Does not bode well for 2004

This trio of articles is especially alarming, taken together. I fully expect Republican interference strategies, invented in 2000 and honed during this election, to proliferate to other swing states in 2004 as they emerge from the Floridalab.

Polling precincts ready, but long lines seem likely (Miami Herald)

One ominous indication: Experts timed Miami-Dade voters Monday and calculated that the average person needed 20 minutes to work through the ballot, according to Linda O'Brien, spokeswoman for the Miami-Dade Police Department.

If that holds true today, only three voters per hour will use each machine -- causing major congestion at polling places.

''We'll see what happens,'' said Dave Love, a Broward precinct clerk. ``Last time was bad, and I don't know how they could have fixed everything.''

Can South Florida get it right? (St. Petersburg Times)

Miriam Oliphant, the embattled Broward elections supervisor, also cited the long lines and suggested in a letter to Gov. Jeb Bush that he extend polling hours on Tuesday, as he did on Sept. 10.

Campaigning in North Florida, Bush said: "We're just not going to extend the voting hours." The lines were expected, given the length of the ballot, he said. "That's democracy."

Bush also acknowledged the sensitivity of the situation, being asked as the state's chief executive to make a decision that could hurt him at the polls but leave him open to charges of partisan tampering. Ordering an extension of the poll hours in heavily Democratic Broward would aid his opponent, Bill McBride . "It would put me in a difficult position, no question about it," Bush said.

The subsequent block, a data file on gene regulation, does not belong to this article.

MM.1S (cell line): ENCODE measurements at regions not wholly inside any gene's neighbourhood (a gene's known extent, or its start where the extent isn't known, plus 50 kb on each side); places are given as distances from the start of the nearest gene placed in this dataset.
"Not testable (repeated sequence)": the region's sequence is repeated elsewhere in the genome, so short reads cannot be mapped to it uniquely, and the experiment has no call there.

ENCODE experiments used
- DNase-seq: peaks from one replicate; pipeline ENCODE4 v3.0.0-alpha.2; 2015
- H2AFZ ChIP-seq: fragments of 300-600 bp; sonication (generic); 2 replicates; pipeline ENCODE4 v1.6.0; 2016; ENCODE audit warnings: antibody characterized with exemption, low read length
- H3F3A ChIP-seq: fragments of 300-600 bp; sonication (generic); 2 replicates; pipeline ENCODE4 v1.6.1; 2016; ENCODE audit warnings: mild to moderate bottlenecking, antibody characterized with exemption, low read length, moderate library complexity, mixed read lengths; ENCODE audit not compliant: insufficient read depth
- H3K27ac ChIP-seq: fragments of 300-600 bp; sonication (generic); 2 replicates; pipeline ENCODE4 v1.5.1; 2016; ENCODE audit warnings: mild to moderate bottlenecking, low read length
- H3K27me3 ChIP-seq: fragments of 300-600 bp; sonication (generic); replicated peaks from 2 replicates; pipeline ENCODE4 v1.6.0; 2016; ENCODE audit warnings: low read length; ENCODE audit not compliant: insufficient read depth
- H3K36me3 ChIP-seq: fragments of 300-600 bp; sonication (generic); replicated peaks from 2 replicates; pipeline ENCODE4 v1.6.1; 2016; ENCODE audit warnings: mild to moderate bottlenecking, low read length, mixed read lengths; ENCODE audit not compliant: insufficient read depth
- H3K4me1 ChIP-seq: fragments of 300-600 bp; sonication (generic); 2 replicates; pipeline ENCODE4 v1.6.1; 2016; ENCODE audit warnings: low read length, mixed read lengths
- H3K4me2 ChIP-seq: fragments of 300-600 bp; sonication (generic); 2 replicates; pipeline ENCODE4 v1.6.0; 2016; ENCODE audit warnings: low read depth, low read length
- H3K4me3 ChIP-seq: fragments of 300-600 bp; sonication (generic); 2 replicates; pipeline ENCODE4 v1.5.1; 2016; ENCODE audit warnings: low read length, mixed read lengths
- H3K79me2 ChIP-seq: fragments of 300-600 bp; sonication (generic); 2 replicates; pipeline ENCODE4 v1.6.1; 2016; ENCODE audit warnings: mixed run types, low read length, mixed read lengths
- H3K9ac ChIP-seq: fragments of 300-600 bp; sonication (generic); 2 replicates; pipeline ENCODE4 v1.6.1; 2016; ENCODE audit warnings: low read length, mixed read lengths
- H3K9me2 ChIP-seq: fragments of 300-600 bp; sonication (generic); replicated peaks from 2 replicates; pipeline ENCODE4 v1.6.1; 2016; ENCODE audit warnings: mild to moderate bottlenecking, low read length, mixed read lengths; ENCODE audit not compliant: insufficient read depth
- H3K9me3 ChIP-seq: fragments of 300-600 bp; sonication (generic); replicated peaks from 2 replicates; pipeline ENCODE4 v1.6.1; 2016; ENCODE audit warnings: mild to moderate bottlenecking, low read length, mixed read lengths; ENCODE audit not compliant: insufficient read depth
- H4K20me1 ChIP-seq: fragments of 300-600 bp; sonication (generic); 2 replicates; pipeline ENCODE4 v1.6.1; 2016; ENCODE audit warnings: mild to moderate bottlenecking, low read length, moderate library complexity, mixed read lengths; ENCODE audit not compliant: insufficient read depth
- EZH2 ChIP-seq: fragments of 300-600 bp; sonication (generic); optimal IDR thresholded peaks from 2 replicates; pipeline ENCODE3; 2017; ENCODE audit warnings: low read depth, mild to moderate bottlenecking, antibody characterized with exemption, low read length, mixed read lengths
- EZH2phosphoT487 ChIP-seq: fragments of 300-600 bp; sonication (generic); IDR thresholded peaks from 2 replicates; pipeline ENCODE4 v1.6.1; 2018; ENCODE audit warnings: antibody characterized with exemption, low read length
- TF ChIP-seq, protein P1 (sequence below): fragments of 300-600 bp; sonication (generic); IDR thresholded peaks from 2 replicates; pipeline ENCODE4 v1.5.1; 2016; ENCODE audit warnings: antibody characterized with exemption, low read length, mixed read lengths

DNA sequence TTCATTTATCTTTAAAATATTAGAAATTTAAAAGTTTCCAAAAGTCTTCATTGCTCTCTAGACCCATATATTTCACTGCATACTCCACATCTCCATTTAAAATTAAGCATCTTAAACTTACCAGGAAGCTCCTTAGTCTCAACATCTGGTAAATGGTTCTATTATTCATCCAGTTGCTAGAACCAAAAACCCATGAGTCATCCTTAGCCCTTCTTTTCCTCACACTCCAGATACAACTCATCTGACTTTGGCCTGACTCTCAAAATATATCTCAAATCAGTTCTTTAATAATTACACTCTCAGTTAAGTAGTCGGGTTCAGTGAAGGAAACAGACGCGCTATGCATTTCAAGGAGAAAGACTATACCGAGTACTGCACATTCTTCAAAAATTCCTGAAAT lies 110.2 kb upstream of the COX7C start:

This is reminiscent of the problems plaguing the September 10th primary elections:

Voting Problems Persist In Orlando, South Florida (Tampa Tribune)

In one precinct in a predominantly black Miami neighborhood, voting didn't begin until 11:45 a.m., nearly five hours after polls opened. Officials estimated about 500 people left without voting.

``Nobody has been able to vote in this district, period,'' said Delbra Lewis, who attempted to vote three times by late morning. ``I've been here since 7 a.m. and I haven't been able to vote.''

A precinct at a senior center in Jacksonville opened 90 minutes late because poll workers didn't realize they were supposed to turn on machines themselves. Dozens of voters left without casting ballots.

Another polling station near downtown Miami was down most of the day, finally opening shortly before 5 p.m. Carlton Howard said he was turned away three times before it opened.

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